If your young person engages in therapy after this session, the clinician is required to tell them that a parent session took place, and will give them a summary of what was discussed (e.g. your parents talked to me about how it’s been hard for you to get to school, and mentioned you’ve had some issues with friends recently. They also asked for some advice about how they could talk to you about therapy, and I asked them some questions about your development).  

Please keep in mind that we do not encourage forcing someone to attend therapy. While this comes from a place of concern, forcing someone to come to therapy when they don’t want to can actually do more harm than good, giving them a negative experience of therapy and in turn, making it more difficult for them to engage if they decide to try it again in the future.

Can I share information with my teen's therapist without them knowing?

There will be opportunities for you to speak with your young person’s therapist to provide information, share your concerns, and ask questions.  Sometimes parents want to give their young person’s therapist information but don’t want their young person to know the information has been shared. This often comes up when parents aren’t sure how to talk to their young person about something or are worried it will lead to an argument. 


While this is understandable, receiving information in this way prevents the therapist from being able to act on or use this information in therapy with your young person. However, your young person’s therapist can help you to raise the issue/discuss the information openly with your young person in the session.   The Therapy Hub prides itself on its family/systemic practice, and all our therapists aim to strengthen the relationships of the families we work with.

My teen is seeing a therapist can I be involved?

Parental involvement is highly encouraged in the first session with you teen or child. Find out more about how we involve parents here

The Therapy Hub is a youth and family-inclusive clinic and all our therapists routinely involve parents/carers in therapy with young people, and will discuss this with you at the beginning of therapy. The set up of sessions will be tailored to you and your young person to be responsive to your needs and comfort. For example, some young people want a parent/carer in for the whole first session, others for the first 15 minutes, and others for the last 10-15 minutes. It is a common space for there to be sessions in which your young person is seen alone, and for parents/carers to join for a portion of some sessions.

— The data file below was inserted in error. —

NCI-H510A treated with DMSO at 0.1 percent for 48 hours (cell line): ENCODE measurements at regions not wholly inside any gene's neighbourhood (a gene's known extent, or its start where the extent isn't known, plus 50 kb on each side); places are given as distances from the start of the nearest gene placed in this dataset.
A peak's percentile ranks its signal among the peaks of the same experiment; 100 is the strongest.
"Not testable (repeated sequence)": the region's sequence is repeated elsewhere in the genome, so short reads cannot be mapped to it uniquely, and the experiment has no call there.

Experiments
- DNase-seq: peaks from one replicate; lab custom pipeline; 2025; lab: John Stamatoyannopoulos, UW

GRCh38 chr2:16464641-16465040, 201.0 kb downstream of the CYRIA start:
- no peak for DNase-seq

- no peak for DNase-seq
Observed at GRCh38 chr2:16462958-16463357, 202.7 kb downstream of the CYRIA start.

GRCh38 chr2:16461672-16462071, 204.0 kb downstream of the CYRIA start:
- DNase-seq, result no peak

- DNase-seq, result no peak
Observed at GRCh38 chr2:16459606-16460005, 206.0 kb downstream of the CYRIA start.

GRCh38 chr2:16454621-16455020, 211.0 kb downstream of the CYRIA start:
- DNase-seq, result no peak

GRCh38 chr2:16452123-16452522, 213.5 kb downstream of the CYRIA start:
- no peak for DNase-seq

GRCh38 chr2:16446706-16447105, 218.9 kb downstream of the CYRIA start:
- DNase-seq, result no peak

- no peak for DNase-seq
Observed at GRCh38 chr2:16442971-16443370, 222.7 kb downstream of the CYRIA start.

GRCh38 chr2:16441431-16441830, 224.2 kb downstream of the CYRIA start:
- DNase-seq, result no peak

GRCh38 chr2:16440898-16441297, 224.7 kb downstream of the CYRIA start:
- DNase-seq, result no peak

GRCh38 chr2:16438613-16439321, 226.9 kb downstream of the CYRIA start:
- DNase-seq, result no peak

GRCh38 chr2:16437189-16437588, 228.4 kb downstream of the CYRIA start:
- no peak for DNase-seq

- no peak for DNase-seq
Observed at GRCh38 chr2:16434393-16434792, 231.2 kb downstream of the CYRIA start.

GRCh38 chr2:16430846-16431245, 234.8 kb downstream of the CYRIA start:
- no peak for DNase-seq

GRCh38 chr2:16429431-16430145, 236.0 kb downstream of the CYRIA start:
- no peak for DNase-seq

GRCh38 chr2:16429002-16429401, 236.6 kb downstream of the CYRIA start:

Can I speak to my child's therapist?

Parent/carers are often keen to speak to the therapist before their young person, and there are cases where the therapist will opt to speak to your young person first if this is their preference. Rest assured your young person’s therapist values your input and will make time to speak with you. Remember, your young person’s therapist is working on building a relationship with your young person from the very first session, and research shows that the therapeutic relationship is the most important factor in how useful therapy is.


If you have any questions or if you’d like to book in with one of our therpists get in touch now to book an appointment.

(03) 9958 8772

Related posts

How we involve parents in therapy

How we involve parents in therapy

At The Therapy Hub we pride ourselves on our family centred practice; all our therapists aim to strengthen the relationships of the families we work with. We know that bringing a...

read more